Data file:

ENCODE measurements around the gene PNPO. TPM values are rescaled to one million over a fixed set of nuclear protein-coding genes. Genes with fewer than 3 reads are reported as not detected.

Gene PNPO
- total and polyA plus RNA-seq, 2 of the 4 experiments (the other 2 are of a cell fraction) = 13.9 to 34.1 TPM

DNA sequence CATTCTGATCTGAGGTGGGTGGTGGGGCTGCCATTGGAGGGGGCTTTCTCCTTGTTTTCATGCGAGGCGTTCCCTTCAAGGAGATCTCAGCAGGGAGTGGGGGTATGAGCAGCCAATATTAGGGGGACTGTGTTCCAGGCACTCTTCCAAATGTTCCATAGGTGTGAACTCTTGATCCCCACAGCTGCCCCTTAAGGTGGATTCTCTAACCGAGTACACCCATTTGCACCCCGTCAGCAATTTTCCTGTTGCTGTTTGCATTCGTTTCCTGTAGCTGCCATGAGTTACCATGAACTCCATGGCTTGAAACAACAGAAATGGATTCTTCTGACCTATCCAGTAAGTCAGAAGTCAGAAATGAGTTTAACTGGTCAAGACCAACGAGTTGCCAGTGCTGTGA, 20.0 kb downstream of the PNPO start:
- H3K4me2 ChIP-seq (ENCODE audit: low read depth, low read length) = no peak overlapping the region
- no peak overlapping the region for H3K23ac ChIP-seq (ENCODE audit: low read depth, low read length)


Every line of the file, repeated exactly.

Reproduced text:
ENCODE measurements around the gene PNPO. TPM values are rescaled to one million over a fixed set of nuclear protein-coding genes. Genes with fewer than 3 reads are reported as not detected.

Gene PNPO
- total and polyA plus RNA-seq, 2 of the 4 experiments (the other 2 are of a cell fraction) = 13.9 to 34.1 TPM

DNA sequence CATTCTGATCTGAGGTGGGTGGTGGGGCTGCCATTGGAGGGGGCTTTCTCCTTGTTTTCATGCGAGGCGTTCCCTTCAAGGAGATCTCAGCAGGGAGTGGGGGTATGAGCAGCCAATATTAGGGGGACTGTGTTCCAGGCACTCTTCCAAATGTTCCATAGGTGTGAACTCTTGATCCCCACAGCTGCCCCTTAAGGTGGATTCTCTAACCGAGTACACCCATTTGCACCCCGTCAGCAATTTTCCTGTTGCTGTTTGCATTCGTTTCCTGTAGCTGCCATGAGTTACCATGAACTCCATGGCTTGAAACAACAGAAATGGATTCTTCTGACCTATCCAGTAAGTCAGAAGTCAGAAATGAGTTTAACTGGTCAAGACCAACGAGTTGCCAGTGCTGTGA, 20.0 kb downstream of the PNPO start:
- H3K4me2 ChIP-seq (ENCODE audit: low read depth, low read length) = no peak overlapping the region
- no peak overlapping the region for H3K23ac ChIP-seq (ENCODE audit: low read depth, low read length)